Biotin-thiamine-responsive basal ganglia disease

Last revised by Ashesh Ishwarlal Ranchod on 26 Feb 2023

Biotin-thiamine-responsive basal ganglia disease (BTBGD) is a rare neurometabolic syndrome caused by defective thiamine transporter 2 (THTR2) activity due to mutations in the solute carrier family 19 member 3 gene (SLC19A3). 

The presentation of biotin-thiamine-responsive basal ganglia disease is variable and has been documented to occur at any point from birth to early adulthood. Symptom onset is most often between 3 and 10 years of age. The disease is pan-enthnic; however, most of the reported cases in the literature are from Arab population, particularly from Saudi Arabia with an estimated prevalence of 1 in 1,000,000 1.

Children affected by biotin-thiamine-responsive basal ganglia disease typically present with intermittent subacute encephalopathy. Movement disorder, cognitive deficits, and seizures are classical. In addition, palsies affecting nerves to the head and neck cause deficits in facial expression, eye movement, mastication and swallowing. Interestingly, acute episodes of encephalopathy often follow a febrile illness or significant stress. 

Left untreated, biotin-thiamine-responsive basal ganglia disease may progress to severe incapacitation, coma, and death.

In some cases, biotin-thiamine-responsive basal ganglia disease presents insidiously with slowly progressive, chronic dystonia, seizures, and developmental delay 2

Thiamine is vital for energy metabolism in the brain, with thiamine deficiency causing a multitude of neurological deficits. Specifically, in addition to biotin-thiamine-responsive basal ganglia disease, there are five disease phenotypes associated with variants in SLC19A3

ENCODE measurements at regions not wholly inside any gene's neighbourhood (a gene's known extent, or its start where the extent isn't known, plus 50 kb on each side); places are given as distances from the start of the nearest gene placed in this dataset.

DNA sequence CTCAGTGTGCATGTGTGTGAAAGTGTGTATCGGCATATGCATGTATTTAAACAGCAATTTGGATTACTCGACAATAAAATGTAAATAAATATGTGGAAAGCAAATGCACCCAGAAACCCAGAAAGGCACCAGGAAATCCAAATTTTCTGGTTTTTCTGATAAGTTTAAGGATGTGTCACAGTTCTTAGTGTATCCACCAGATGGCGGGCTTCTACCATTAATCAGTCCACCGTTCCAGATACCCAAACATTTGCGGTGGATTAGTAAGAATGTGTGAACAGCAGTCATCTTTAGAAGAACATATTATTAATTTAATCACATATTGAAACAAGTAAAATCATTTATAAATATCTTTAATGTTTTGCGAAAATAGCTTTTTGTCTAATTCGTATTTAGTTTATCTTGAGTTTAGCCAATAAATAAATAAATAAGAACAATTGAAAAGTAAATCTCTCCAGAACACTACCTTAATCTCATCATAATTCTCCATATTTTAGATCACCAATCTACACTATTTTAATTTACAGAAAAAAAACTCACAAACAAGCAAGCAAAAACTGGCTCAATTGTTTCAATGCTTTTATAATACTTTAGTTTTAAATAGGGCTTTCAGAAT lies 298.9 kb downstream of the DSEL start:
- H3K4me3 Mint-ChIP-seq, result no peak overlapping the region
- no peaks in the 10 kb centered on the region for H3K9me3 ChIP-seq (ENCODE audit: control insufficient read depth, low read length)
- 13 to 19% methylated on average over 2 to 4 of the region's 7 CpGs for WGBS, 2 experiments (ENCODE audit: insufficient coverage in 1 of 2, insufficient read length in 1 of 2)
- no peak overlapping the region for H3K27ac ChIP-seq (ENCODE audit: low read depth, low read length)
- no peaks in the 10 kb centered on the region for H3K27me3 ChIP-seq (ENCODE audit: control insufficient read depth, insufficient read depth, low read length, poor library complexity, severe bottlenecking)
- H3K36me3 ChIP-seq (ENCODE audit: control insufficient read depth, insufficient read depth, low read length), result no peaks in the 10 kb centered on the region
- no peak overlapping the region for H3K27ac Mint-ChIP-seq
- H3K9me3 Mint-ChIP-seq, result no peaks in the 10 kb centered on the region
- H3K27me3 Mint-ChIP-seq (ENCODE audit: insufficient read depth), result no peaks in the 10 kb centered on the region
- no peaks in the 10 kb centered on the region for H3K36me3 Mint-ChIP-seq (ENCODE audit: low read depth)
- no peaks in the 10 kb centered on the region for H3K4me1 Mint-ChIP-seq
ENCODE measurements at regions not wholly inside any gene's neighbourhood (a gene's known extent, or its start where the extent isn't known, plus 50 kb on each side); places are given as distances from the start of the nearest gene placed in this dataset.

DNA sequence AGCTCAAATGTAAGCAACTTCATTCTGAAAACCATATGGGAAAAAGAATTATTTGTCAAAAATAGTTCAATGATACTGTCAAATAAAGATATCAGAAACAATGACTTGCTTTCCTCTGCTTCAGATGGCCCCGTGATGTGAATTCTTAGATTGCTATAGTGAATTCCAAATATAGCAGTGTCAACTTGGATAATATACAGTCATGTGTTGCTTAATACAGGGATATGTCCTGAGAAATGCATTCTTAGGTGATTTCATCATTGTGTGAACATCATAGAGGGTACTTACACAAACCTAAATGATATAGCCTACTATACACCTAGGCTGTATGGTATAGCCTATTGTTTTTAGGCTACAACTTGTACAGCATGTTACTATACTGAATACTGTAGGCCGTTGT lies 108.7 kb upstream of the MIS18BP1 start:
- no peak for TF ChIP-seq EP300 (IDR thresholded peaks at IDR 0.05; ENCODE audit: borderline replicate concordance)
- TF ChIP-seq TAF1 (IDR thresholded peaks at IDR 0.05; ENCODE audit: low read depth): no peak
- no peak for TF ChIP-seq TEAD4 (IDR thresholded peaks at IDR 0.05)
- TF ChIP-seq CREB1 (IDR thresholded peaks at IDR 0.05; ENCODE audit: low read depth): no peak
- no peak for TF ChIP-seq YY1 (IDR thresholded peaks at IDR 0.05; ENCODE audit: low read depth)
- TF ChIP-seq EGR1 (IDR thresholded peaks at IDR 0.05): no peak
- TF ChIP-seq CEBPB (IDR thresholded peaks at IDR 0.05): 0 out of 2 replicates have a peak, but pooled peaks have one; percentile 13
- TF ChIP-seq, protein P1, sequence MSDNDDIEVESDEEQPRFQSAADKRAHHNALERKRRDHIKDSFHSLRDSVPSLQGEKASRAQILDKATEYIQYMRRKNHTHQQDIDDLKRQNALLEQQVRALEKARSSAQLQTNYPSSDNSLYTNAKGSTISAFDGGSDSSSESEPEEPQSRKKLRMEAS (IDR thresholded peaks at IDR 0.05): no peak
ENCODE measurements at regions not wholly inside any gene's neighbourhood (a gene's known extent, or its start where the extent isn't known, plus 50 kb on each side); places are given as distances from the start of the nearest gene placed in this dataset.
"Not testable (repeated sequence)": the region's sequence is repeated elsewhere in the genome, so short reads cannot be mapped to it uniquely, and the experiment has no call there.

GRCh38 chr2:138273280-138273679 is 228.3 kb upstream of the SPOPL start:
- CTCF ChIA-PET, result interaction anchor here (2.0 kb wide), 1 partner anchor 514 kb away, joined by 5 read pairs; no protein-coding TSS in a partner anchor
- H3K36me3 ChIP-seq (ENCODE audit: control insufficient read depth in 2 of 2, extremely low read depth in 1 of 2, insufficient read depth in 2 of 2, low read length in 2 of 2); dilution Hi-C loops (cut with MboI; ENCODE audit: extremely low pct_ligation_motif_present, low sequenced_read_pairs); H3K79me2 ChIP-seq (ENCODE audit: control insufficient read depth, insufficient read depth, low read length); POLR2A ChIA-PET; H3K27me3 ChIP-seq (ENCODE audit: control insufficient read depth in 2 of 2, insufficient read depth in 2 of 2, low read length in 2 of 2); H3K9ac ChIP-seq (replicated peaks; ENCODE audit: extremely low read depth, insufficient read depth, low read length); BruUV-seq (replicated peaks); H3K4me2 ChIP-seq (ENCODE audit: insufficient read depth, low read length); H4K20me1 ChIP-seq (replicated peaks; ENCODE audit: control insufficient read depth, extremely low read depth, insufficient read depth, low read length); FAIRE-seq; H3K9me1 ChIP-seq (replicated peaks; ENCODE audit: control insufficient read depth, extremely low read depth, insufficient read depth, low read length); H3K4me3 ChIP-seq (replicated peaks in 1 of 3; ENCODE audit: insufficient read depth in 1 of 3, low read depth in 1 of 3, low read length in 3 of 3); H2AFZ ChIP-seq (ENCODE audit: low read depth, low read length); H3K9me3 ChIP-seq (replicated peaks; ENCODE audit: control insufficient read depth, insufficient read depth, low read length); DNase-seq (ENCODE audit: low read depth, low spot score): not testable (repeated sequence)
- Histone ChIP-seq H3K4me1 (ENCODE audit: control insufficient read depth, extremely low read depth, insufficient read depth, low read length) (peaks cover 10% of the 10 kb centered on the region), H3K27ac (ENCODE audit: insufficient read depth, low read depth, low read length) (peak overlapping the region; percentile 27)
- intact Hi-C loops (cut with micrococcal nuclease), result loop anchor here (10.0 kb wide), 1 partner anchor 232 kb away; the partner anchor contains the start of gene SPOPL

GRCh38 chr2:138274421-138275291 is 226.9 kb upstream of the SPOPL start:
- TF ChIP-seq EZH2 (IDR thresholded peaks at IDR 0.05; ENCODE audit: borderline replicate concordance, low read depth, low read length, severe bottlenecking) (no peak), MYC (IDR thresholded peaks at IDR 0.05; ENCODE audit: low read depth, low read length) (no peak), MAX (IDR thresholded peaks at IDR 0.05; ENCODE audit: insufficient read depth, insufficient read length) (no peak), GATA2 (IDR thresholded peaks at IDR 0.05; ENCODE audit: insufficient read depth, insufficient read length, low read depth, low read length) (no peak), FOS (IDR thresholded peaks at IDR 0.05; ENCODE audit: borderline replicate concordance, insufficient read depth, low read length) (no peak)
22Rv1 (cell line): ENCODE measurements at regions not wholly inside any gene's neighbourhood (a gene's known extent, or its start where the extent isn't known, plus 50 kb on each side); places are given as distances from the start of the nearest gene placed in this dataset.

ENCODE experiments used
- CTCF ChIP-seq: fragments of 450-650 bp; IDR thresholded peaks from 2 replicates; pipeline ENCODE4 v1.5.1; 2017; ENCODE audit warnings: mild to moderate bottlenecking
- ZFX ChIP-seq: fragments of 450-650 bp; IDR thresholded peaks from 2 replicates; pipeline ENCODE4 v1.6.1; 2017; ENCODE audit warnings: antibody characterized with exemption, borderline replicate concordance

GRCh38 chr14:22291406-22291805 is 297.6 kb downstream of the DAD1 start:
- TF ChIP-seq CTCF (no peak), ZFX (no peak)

• Wernicke-like encephalopathy
  • infantile spasms-psychomotor retardation-progressive brain atrophy-basal ganglia disease syndrome
  • Leigh syndrome with leukodystrophy
  • thiamine metabolism dysfunction syndrome 3
  • thiamine-responsive encephalopathy

In humans, there is no biological pathway for thiamine synthesis and so normal cellular function is almost exclusively dependent on uptake by thiamine transporter 1 (THTR1) and THTR2. 

MRI of an acute episode demonstrates severe vasogenic edema. Atrophy, necrosis and gliosis are observed at follow-up. These findings have been described in all reported cases of biotin-thiamine-responsive basal ganglia disease 3. Abnormal signal intensity signifying loss or impairment of nervous tissue is classically observed within the head of the caudate with complete or partial involvement of the putamen. Lesions may also be observed diffusely throughout the cortex. The thalami, brainstem, cerebellum, and spinal cord are less frequently affected.

Treatment with high-dose biotin and thiamine supplementation early in disease progression rapidly evokes a complete, or at least partial, response in many patients. 

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